How have jewellery trends changed in India?
More than trends I look at what women want. For me jewellery is not meant to be trendy. If you are buying jewellery today then I would like you to keep buying jewellery. We are seeing a change from gold to diamonds. Women want to be able to wear the jewellery on different occasions. So something that transforms easily works for them. For instance, we have earrings that you can wear long or as a clip. We have necklaces that become bracelets. 


For me if someone buys my jewellery and keeps it in the safe and wears it only once in a while, it is the biggest insult. I want women to wear their jewellery.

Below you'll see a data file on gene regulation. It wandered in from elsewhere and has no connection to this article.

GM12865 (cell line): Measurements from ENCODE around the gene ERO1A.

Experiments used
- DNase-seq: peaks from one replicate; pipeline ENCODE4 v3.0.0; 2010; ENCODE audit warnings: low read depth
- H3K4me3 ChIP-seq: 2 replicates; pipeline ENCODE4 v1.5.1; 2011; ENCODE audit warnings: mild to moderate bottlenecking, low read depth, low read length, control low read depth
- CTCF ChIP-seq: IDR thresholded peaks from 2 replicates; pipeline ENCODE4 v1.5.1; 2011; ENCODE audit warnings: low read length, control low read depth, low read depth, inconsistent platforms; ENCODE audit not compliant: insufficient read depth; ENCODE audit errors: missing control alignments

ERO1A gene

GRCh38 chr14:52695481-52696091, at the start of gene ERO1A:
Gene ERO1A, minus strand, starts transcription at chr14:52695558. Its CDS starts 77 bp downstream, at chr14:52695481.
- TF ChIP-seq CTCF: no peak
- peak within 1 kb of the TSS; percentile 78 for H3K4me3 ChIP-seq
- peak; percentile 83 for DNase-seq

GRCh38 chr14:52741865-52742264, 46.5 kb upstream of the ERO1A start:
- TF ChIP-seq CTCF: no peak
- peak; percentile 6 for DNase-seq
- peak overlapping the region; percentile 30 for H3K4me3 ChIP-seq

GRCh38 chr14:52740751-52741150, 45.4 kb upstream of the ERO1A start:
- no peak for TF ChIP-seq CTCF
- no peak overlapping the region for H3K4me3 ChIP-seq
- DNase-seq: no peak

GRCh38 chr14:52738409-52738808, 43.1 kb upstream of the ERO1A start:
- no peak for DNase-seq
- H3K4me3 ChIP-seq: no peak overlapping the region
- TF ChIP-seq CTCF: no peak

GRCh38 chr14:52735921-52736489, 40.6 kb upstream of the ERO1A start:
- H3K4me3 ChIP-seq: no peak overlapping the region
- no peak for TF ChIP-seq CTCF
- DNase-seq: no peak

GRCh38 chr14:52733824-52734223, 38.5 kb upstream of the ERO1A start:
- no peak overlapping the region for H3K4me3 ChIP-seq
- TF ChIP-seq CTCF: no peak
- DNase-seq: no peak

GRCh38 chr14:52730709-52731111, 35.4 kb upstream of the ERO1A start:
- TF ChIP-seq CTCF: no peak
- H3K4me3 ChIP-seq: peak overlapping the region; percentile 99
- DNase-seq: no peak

Will you be going for an IPO?

As a growing company, we are always looking for all options. But we haven't finalised anything yet. As of now all the investments have been internal.
 
You belong to a family of diamond traders. But they were never into jewellery. How did you get into it?
Initially our forefathers were in the gold and silver business. Then they got into diamonds. So our family has been in the diamond trade for seven generations. 



I got into the jewellery business almost by chance. The first pair of earrings I designed for a friend was in my late 30s. It was a very simple design but I saw the delight on her face and I was like this is what I want to do.

I have had no professional training. I can't draw so I can't design. But I am inspired by things around me and I know my diamonds. A Nirav Modi creation will always have the finest diamonds.